In comedy, Janeane Garofalo is a living legend. One of the breakout stars of the alt comedy of the 1990s, she went on to an eclectic entertainment career, appearing in movies like Reality Bites and The Truth About Cats & Dogs and TV shows from The Larry Sanders Show to 24, while also becoming one of the most prominent liberal voices with a stint on radio station Air America. But she's remained devoted stand-up and New York's alt scene, which is why she was perfect inclusion for A Night at Whiplash. I got the chance to talk to her about UCB, working out material on stage, and why she's doubtful about making any more specials.
It was so interesting to see you at the Whiplash tapings last year – I'm sure that everyone else on that show was influenced at least somewhat by your style of comedy. Do you see it? I think many people know that you were very influential in the way people started doing comedy.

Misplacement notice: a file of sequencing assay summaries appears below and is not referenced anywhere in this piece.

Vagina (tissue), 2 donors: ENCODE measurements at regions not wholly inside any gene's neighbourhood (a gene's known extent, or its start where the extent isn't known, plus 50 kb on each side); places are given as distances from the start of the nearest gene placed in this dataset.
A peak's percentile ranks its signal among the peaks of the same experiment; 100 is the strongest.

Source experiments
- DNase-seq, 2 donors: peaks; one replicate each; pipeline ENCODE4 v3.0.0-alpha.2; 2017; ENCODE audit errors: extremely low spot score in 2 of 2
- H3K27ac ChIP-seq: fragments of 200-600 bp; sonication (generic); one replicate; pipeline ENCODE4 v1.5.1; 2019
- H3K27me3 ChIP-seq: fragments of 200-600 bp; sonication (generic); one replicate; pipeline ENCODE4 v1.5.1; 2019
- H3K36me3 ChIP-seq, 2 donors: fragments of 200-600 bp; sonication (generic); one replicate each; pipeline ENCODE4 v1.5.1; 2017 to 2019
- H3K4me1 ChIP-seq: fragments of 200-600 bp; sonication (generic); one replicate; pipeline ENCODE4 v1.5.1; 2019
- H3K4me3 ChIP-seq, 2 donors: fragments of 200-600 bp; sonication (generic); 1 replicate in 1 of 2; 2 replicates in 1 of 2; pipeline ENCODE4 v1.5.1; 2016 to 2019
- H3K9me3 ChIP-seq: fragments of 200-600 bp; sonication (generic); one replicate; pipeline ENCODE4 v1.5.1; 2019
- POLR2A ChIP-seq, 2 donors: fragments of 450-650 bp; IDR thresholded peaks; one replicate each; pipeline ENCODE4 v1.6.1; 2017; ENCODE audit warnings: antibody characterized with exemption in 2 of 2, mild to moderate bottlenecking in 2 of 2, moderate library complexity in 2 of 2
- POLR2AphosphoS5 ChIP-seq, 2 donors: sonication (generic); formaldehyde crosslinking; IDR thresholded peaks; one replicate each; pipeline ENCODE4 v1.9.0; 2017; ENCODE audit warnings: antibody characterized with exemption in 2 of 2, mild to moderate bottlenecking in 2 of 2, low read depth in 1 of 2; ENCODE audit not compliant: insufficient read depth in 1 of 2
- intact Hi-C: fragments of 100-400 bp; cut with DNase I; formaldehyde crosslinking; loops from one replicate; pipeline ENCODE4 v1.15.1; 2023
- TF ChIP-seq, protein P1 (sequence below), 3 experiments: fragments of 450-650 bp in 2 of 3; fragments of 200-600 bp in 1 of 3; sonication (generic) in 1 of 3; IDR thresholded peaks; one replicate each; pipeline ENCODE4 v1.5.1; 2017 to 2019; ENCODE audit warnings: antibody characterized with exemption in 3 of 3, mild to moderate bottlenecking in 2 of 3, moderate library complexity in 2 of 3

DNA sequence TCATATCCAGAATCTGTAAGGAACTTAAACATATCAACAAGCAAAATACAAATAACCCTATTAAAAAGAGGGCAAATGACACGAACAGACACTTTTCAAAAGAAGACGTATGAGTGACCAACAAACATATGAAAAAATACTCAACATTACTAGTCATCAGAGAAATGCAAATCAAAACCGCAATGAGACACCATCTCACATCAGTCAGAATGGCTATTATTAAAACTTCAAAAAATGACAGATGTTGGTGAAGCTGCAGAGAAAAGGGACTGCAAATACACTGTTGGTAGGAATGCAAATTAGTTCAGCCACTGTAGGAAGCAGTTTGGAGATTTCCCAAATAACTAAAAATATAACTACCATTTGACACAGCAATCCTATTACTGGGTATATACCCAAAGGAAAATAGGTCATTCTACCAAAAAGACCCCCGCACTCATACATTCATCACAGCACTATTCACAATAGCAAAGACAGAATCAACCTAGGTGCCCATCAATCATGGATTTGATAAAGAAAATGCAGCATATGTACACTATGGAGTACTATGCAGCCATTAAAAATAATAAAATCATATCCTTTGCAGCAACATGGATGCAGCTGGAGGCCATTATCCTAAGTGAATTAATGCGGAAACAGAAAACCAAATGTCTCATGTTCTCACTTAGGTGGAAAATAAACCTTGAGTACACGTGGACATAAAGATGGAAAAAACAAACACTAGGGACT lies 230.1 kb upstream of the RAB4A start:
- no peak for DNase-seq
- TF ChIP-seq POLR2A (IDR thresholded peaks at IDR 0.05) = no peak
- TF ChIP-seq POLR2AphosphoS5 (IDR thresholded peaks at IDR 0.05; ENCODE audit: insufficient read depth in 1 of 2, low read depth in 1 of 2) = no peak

I actually don't think so. You're giving me far too much credit. That's very kind that you say that, and I have heard that before, but I can't imagine how or why, since I can bomb as easily as I can do well. It's never changed over the years, it's hit or miss with me. And also, I think it's a style that chooses you rather than you choosing it. I see more people influenced by, in certain ways, Sarah Silverman, Todd Barry, Brian Regan. If there are people influenced by me, I don't see it when I see them. And I don't mean that as criticism, I'm giving them all the credit in the world of being who they are. Maybe if anything, people felt that it was okay to bring a notebook and try new stuff more often and not be afraid of tanking, which you will if you do it that [laughs] a lot, but I prefer to do it that way. It keeps it interesting. But I don't know. I would have to ask you, you're more objective than me, do you see it?